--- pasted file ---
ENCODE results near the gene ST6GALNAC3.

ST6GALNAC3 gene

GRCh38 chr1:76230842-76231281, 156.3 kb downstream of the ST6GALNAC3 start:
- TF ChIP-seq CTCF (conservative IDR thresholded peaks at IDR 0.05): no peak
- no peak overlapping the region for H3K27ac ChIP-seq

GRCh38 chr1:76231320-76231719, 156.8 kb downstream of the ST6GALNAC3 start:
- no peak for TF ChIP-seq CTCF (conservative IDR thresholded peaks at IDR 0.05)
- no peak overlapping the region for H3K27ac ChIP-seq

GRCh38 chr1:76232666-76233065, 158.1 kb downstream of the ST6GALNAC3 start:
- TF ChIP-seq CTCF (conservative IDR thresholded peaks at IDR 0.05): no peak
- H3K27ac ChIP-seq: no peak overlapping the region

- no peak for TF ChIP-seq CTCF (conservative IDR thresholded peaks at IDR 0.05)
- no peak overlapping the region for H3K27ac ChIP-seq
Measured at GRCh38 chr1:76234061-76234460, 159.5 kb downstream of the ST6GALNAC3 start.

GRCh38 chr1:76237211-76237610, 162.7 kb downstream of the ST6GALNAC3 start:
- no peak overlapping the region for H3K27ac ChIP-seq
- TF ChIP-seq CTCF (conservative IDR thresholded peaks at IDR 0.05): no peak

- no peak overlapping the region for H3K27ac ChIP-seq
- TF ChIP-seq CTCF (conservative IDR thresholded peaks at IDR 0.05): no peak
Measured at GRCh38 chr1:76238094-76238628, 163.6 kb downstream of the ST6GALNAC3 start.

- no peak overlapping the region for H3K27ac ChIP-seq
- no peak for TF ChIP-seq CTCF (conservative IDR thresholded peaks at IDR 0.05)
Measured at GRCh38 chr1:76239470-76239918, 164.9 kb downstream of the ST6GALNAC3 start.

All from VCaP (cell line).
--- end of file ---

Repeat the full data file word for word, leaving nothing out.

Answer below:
ENCODE results near the gene ST6GALNAC3.

ST6GALNAC3 gene

GRCh38 chr1:76230842-76231281, 156.3 kb downstream of the ST6GALNAC3 start:
- TF ChIP-seq CTCF (conservative IDR thresholded peaks at IDR 0.05): no peak
- no peak overlapping the region for H3K27ac ChIP-seq

GRCh38 chr1:76231320-76231719, 156.8 kb downstream of the ST6GALNAC3 start:
- no peak for TF ChIP-seq CTCF (conservative IDR thresholded peaks at IDR 0.05)
- no peak overlapping the region for H3K27ac ChIP-seq

GRCh38 chr1:76232666-76233065, 158.1 kb downstream of the ST6GALNAC3 start:
- TF ChIP-seq CTCF (conservative IDR thresholded peaks at IDR 0.05): no peak
- H3K27ac ChIP-seq: no peak overlapping the region

- no peak for TF ChIP-seq CTCF (conservative IDR thresholded peaks at IDR 0.05)
- no peak overlapping the region for H3K27ac ChIP-seq
Measured at GRCh38 chr1:76234061-76234460, 159.5 kb downstream of the ST6GALNAC3 start.

GRCh38 chr1:76237211-76237610, 162.7 kb downstream of the ST6GALNAC3 start:
- no peak overlapping the region for H3K27ac ChIP-seq
- TF ChIP-seq CTCF (conservative IDR thresholded peaks at IDR 0.05): no peak

- no peak overlapping the region for H3K27ac ChIP-seq
- TF ChIP-seq CTCF (conservative IDR thresholded peaks at IDR 0.05): no peak
Measured at GRCh38 chr1:76238094-76238628, 163.6 kb downstream of the ST6GALNAC3 start.

- no peak overlapping the region for H3K27ac ChIP-seq
- no peak for TF ChIP-seq CTCF (conservative IDR thresholded peaks at IDR 0.05)
Measured at GRCh38 chr1:76239470-76239918, 164.9 kb downstream of the ST6GALNAC3 start.

All from VCaP (cell line).